Dave Winfield Speaker & Booking Information

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Dave Winfield played for the San Diego Padres, the New York Yankees, the California Angels, the Minnesota Twins, and the Toronto Blue Jays.

Winfield was born and grew up in St. Paul, Minnesota, earning a scholarship to the University of Minnesota, where he starred in both basketball and baseball for the Golden Gophers. His college basketball coach was a young Bill Musselman, who would go on to serve as a head coach in the American Basketball Association (with the San Diego Sails and Virginia Squires) and National Basketball Association (with the Cleveland Cavaliers and Minnesota Timberwolves). Winfield's 1972 Minnesota team won a Big 10 basketball championship, the school's first in 53 years.

After hitting and pitching the Gophers to the College World Series in 1973, he was drafted by the San Diego Padres, the Minnesota Vikings despite not playing college football, the Atlanta Hawks, and the Utah Stars of the ABA. He is one of only two men ever drafted in three different pro sports.

Winfield chose baseball, and gained another distinction when the Padres promoted him directly to the majors. This is a rare move in modern baseball, making him one of a select few players since the origins of the amateur draft in 1965 to make the leap straight to Major League Baseball without playing in the minor leagues first. But he proved up to the task, batting .277 in 56 games.

For the next several years, he was a good, but not great player in San Diego, gradually increasing his power and hits totals. He burst into stardom in 1979, when he batted .308 with 34 home runs and 118 RBI, then played one more season with the Padres before becoming a free agent.

In 1981, New York Yankees owner George Steinbrenner made headlines by signing Winfield to a 10-year, $23 million contract, making him the game's highest-paid player. Winfield was one of the best players in the game throughout the life of the contract, but soon had a falling out with Steinbrenner.

He helped the Yankees to the 1981 American League pennant, but then had a poor World Series, and the Yankees lost in six games to the Los Angeles Dodgers. A bitter Steinbrenner derided Winfield by saying "I got rid of Mr. October (Reggie Jackson) and got Mr. May." The Mr. May sobriquet lived with him for the rest of his career.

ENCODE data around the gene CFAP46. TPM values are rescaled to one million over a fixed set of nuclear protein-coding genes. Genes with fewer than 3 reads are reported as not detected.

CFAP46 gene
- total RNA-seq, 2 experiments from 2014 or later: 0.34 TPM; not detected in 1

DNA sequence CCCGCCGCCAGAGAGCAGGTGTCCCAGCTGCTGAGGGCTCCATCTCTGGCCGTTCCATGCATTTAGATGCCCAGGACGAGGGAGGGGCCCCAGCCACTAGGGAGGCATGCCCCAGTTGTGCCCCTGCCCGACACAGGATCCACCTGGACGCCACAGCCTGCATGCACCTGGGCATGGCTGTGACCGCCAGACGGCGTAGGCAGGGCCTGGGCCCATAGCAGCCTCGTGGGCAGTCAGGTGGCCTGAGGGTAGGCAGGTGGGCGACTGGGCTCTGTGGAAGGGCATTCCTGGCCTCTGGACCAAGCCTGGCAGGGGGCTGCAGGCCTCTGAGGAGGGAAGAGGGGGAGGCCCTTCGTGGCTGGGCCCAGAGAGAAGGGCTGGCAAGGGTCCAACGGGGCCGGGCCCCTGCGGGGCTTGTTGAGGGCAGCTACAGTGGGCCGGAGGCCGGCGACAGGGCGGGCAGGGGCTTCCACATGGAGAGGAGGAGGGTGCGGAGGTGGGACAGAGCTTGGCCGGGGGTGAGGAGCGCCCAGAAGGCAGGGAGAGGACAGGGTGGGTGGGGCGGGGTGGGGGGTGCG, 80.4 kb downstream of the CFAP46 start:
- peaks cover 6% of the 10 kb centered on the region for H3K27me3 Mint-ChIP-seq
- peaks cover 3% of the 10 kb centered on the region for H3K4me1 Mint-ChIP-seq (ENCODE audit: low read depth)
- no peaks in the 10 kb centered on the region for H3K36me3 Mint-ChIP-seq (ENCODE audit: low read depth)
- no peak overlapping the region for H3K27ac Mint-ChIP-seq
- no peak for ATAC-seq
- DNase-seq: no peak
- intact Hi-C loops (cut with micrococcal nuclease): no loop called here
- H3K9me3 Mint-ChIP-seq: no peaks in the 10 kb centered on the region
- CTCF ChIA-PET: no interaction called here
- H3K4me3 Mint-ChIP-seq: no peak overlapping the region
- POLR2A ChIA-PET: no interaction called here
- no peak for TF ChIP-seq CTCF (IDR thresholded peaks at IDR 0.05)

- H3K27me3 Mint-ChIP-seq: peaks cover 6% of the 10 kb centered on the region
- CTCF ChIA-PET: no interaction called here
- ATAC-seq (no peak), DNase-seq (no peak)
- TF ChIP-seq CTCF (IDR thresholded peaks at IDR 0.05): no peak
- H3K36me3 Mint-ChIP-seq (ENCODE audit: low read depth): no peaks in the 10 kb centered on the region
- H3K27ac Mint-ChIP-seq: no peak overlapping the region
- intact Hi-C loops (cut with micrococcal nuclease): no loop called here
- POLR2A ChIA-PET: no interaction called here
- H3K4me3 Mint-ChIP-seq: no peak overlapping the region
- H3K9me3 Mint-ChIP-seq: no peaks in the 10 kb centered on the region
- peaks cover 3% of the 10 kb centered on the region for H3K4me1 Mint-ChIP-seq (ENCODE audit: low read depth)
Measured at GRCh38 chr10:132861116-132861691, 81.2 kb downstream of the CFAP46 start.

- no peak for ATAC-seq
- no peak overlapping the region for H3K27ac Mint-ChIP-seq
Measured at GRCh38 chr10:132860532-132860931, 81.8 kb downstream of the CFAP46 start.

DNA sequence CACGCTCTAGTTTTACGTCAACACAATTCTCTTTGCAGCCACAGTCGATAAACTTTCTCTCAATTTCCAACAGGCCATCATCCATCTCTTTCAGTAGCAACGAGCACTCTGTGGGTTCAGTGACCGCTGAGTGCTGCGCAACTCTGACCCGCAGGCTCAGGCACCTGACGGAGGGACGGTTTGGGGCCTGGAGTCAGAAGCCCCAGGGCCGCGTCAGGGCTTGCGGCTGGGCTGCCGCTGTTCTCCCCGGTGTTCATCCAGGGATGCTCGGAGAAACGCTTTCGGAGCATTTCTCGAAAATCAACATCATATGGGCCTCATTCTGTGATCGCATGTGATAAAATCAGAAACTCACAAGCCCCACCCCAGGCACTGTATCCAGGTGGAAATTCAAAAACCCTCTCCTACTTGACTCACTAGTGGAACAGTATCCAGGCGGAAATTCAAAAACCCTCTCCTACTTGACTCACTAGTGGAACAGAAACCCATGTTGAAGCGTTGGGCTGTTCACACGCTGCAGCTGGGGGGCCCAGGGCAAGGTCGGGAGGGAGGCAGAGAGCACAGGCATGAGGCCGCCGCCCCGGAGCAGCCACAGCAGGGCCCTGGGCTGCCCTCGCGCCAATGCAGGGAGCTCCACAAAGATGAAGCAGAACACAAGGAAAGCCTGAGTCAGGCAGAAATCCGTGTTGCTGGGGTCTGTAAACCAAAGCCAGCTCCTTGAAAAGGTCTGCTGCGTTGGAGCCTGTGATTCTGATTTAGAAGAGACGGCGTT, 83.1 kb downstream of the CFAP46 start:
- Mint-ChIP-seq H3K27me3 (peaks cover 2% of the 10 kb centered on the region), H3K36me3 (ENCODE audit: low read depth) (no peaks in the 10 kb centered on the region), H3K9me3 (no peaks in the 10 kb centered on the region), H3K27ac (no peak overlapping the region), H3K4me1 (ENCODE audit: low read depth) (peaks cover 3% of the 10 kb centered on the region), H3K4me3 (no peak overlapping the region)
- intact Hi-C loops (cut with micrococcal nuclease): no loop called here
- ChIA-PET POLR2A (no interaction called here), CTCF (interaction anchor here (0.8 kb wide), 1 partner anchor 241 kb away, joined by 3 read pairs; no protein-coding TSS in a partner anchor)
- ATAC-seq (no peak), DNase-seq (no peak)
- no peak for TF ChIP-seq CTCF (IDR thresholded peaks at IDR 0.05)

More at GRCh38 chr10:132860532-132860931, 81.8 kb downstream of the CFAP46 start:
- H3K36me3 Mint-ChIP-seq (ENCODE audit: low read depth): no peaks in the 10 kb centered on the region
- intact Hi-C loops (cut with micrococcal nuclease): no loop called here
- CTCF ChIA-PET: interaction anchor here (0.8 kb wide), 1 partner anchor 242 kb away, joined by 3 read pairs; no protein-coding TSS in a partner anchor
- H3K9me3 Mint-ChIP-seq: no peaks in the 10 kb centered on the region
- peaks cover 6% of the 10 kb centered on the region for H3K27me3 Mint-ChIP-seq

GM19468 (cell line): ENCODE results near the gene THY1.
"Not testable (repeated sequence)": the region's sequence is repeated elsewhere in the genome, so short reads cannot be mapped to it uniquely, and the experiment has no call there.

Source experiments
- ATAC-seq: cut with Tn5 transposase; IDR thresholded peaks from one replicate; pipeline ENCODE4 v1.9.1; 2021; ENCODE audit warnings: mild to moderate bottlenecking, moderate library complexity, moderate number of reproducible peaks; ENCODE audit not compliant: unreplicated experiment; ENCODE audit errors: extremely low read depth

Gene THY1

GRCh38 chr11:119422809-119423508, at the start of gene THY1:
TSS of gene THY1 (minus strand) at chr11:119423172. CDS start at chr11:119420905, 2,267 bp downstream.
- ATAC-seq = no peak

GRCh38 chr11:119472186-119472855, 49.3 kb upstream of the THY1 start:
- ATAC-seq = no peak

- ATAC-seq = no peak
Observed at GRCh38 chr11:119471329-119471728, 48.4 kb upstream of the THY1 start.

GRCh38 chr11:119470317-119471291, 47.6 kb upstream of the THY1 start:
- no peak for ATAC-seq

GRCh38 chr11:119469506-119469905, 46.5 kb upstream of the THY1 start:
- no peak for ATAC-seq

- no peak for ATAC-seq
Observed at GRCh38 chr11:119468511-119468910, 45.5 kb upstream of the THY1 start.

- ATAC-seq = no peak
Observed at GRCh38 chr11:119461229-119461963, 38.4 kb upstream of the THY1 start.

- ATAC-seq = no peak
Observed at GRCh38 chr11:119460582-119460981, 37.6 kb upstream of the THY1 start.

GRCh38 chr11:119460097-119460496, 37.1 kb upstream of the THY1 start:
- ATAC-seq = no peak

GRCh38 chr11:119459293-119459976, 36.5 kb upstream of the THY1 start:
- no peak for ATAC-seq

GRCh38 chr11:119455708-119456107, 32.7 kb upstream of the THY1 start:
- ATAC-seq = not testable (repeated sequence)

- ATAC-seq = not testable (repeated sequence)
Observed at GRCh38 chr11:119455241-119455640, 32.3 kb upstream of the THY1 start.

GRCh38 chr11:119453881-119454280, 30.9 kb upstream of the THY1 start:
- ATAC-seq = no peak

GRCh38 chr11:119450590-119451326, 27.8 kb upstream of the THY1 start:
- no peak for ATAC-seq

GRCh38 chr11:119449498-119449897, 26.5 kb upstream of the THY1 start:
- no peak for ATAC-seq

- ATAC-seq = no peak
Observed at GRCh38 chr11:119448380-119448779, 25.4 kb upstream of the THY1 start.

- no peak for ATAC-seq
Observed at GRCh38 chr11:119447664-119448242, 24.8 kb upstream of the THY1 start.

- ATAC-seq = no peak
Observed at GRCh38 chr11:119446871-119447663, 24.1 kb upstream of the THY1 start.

He went on to hit 37 home runs in a spectacular 1982 season and batted .340, second in the league to teammate Don Mattingly, in 1984. He drove in 744 runs between 1982 and 1988, won five Gold Glove Awards for his stellar outfield play and was named to the All-Star Game every season. On one occasion, Winfield hit a ball so hard that it carried out of Anaheim Stadium for a home run despite that fact that it was hit so low that California Angels shortstop Dick Schofield reportedly actually leaped up in an attempt to catch it.

On August 4, 1983, Winfield, while warming up before the 5th inning of a game at Toronto's Exhibition Stadium, accidentally killed a seagull with a thrown ball. He doffed his cap in mock sorrow. Fans responded by hurling obscenties and improvised missiles. After the game, he was brought to the Ontario Provincial Police station on charges of cruelty to animals and was forced to post a $500 bond before being released. Quipped Yankees manager Billy Martin, "It's the first time he's hit the cutoff man." The charges were dropped the following day. For years afterward Winfield's appearances in Toronto were greeted with loud choruses of boos, but he later became a fan favorite.

In 1990, Steinbrenner was suspended from running the Yankees for two years because of his connections to a gambler, whom he'd paid to find embarrassing information on Winfield. The year was no better for Winfield, who sat out 1989 with an injury. The next year, he was traded to the California Angels.

Although in his late 30s, Winfield was still a productive hitter. In 1992, he signed with the Toronto Blue Jays as their designated hitter, and batted .290 with 26 homers and 108 RBI. The Blue Jays won the pennant, giving Winfield a shot at redemption for his previous late-season and post-season futility. In Game 6 of the World Series, he delivered with a game-winning two-run double in the 11th inning to win the World Championship for Toronto. He spent 1993 and 94 with the hometown Minnesota Twins, achieving 3000 hits and ended his career with the Cleveland Indians.

Winfield retired in 1995 and was elected to the Baseball Hall of Fame in 2001, in his first year of eligibility. He chose to become the first player to choose to go into Cooperstown as a Padre -- a move that reportedly irked Steinbrenner so much, he tried to get the Hall of Fame to disallow Winfield's choice and induct him as a Yankee.

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NOPACTalent acts as a Celebrity Speakers Bureau and Athlete Booking agency for corporate functions, appearances, private events and speaking engagements. NOPACTalent does not claim or represent itself as Dave Winfield’s speakers bureau, agent, manager or management company for Dave Winfield or any celebrity on this website. NOPACTalent represents organizations seeking to hire motivational speakers, athletes, celebrities and entertainers for private corporate events, celebrity endorsements, personal appearances, and speaking engagements.

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